Defense Minister Ehud Barak flew to the United States on Wednesday for meetings
with top Obama administration officials regarding Iran, the ongoing upheaval in
the Middle East, and as part of an effort to seek a resolution to Israel’s
current standoff with Turkey and the Palestinian Authority.
meet on Thursday with Vice President Joe Biden and Secretary of State Hillary
Clinton, and hold his first work meeting with newly-appointed Secretary of
Defense Leon Panetta, who took up his post earlier this month. On Friday, he
will fly to New York and meet with United Nations Secretary General Ban
Ki-moon.RELATED:US defense chief warns of Iran supplying weapons in IraqCIA head: J'lem knows not to attack Iran
Defense officials said that Barak will bring up the ongoing
stalemate with Turkey over Israel’s reluctance to apologize for last year’s
operation which stopped the Mavi Marmara
, as well as possible ways to stop the
Palestinian Authority from moving forward with its plans to unilaterally declare
statehood at the UN General Assembly in September.
Barak’s meeting with
Panetta will be the first time the two meet since the former CIA director took
up his new post on July 1. As head of the CIA, Panetta worked closely with
Israeli intelligence and made an unannounced visit to Israel in early 2010,
during which he reportedly warned the government against attacking Iran’s
While Barak is considered more of a hawk when it
comes to Iran, officials close to the Israeli defense minister have made an
effort to downplay the seeming discord between Israel and the US regarding the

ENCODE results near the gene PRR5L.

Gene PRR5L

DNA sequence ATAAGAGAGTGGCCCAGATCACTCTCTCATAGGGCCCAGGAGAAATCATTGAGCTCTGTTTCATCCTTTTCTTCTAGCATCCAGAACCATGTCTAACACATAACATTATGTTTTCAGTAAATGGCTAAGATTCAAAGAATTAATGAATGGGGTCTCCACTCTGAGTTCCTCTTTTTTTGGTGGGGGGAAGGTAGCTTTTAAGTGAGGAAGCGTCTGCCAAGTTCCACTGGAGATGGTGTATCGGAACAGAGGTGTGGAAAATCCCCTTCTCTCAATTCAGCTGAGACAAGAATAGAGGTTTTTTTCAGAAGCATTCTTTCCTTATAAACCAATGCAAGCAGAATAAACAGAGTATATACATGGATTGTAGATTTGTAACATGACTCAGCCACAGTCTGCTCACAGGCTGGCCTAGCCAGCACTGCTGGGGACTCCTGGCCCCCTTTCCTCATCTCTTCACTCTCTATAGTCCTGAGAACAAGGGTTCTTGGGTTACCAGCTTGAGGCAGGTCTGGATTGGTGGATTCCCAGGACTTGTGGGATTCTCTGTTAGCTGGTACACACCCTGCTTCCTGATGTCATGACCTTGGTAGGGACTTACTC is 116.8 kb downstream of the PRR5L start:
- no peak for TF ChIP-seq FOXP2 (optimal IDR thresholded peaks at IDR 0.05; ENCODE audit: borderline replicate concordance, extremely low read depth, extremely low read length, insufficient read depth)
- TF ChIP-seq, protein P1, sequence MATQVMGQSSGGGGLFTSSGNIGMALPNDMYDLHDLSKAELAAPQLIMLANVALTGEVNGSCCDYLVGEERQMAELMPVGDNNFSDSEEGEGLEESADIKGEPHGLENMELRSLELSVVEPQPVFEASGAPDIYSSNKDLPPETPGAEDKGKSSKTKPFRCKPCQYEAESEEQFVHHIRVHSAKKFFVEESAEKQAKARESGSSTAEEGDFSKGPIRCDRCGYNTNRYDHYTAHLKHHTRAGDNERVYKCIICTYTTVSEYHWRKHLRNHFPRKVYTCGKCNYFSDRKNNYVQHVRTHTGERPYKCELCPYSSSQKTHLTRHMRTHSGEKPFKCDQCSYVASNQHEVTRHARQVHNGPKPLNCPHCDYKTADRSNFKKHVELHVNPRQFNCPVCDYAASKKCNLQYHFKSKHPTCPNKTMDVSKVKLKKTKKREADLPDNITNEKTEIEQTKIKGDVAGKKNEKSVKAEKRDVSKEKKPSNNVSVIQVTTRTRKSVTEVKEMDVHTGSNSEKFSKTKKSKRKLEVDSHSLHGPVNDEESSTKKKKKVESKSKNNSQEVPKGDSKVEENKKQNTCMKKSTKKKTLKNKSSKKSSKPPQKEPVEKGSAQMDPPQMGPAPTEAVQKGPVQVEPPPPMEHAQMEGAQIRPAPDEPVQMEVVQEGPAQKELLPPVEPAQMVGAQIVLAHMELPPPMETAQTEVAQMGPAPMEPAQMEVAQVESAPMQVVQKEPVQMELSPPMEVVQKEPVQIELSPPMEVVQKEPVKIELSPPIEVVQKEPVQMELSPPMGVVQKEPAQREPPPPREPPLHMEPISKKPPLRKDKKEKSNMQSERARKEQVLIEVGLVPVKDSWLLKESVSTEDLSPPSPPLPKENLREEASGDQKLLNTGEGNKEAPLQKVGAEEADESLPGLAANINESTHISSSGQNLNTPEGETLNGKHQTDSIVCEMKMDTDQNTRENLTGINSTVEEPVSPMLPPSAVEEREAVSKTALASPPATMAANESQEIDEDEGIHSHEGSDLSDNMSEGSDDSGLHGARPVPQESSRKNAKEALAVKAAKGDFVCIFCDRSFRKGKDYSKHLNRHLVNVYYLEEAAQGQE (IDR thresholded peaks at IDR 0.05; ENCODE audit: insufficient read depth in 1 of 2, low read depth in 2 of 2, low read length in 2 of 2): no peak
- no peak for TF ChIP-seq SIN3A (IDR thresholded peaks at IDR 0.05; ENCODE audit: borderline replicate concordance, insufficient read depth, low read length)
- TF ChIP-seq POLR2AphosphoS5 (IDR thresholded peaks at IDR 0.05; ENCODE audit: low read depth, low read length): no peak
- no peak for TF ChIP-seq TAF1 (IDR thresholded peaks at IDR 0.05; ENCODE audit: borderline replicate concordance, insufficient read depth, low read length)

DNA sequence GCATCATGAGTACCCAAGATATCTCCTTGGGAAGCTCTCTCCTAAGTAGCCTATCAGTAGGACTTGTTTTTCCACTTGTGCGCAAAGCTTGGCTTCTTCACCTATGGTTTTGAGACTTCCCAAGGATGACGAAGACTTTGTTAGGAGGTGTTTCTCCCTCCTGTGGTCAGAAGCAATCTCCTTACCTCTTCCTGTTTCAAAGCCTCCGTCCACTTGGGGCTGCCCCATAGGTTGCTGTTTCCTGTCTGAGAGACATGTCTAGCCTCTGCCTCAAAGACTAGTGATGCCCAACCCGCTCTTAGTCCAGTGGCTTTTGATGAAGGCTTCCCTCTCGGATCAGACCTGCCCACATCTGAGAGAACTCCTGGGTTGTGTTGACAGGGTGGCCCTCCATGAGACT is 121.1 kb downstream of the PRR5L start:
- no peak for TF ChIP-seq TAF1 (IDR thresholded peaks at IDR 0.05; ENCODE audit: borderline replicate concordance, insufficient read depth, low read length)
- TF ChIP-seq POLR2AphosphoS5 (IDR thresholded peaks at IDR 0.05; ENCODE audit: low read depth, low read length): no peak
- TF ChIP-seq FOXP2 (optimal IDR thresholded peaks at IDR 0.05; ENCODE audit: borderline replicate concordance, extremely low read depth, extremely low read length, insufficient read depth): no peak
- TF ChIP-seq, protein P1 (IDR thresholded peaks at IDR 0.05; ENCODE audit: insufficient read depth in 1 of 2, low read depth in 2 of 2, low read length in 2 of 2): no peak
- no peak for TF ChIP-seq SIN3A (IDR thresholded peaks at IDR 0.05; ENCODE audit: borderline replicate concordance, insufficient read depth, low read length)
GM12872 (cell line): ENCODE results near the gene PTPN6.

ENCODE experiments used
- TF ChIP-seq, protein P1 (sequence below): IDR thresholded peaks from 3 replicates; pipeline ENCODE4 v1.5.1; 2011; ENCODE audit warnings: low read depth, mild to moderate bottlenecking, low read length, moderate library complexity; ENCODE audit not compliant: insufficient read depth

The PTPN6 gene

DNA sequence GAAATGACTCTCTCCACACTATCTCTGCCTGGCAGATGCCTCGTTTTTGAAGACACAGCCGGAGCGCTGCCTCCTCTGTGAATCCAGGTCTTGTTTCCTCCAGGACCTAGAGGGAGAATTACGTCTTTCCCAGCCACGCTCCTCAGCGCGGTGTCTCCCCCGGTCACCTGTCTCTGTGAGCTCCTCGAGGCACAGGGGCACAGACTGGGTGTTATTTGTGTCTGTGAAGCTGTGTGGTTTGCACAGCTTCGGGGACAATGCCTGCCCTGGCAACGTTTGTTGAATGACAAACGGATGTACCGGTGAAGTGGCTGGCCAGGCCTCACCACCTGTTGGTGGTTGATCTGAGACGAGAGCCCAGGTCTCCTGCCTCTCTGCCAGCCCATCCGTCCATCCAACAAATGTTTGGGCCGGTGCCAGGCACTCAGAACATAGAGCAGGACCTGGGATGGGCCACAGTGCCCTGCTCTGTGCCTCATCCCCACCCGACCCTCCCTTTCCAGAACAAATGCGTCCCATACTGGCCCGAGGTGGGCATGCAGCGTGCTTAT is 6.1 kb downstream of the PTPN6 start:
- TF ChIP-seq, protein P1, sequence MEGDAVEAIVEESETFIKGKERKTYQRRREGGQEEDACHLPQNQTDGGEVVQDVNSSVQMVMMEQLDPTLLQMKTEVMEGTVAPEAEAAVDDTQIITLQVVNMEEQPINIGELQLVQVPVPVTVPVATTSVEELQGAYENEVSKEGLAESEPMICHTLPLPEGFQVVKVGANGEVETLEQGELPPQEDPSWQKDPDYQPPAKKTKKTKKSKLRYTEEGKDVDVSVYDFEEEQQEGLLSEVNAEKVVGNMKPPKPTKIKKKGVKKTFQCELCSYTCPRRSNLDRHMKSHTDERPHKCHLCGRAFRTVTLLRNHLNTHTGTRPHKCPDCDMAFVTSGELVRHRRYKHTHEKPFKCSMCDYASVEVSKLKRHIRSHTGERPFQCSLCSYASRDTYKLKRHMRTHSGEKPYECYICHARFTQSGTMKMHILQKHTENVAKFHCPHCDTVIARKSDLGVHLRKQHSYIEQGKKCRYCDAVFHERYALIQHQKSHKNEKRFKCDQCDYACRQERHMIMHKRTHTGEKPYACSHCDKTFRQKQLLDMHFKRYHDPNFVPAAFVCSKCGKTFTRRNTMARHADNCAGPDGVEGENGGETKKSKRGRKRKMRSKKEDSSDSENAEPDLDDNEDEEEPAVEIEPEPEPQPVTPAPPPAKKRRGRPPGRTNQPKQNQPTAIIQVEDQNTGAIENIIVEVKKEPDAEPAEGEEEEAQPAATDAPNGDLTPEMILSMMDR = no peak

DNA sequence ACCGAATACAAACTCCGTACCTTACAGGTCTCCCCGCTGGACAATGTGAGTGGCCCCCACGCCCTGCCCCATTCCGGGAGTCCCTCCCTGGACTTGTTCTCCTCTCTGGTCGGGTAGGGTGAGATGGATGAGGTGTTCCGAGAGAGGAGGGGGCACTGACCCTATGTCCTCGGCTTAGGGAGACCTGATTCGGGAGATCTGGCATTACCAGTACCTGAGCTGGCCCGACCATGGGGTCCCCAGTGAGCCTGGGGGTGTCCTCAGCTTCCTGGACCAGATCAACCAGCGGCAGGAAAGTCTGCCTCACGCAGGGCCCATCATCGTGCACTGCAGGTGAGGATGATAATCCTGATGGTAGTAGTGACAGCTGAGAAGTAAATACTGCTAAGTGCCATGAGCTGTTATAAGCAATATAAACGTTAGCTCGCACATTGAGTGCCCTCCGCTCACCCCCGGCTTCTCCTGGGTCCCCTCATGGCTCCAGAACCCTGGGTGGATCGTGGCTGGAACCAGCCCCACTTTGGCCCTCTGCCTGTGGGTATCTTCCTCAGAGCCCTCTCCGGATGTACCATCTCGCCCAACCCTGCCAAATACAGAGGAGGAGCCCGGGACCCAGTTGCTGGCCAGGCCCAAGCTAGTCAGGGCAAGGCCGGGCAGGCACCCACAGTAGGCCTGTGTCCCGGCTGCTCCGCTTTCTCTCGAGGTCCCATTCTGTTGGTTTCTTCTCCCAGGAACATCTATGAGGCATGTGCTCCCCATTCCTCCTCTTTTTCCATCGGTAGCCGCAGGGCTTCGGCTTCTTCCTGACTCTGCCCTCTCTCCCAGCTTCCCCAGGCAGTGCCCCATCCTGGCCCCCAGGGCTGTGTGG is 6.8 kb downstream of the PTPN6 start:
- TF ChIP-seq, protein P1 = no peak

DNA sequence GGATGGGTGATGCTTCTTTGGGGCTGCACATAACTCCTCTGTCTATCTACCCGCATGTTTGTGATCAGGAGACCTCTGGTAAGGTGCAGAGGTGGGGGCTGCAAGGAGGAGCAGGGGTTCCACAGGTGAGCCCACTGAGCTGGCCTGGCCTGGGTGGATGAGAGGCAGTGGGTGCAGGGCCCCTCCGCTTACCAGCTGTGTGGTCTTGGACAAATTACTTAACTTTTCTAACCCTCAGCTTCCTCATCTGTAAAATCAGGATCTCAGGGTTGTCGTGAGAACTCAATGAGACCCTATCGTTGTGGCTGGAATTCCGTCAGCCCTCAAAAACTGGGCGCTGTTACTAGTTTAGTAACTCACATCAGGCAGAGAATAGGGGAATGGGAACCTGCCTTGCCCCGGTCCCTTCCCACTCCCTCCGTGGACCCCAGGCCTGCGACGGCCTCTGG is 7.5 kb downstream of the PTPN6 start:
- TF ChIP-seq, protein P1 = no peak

Iranian nuclear threat. Nevertheless, Israel and the US are still believed to be
at odds over the central question of whether Iran is currently pursuing a
nuclear weapon, or has yet to make the decision to manufacture the
Last week, in a Wall Street Journal
op-ed, former CIA veteran Fred
Fleitz, who read the US’s updated and classified National Intelligence Estimate
(NIE) on Iran, claimed that it did not change the assessment of the
controversial NIE from 2007, which claimed that Iran halted its nuclear weapons
program in 2003 and has not started it since.
“It is unacceptable that
Iran is on the brink of testing a nuclear weapon while our intelligence analysts
continue to deny that an Iranian nuclear weapons program exists,” Fleitz wrote.
“One can’t underestimate the dangers posed to our country by a US intelligence
community that is unable to provide timely and objective analysis of such major
threats to US national security – or to make appropriate adjustments when it is
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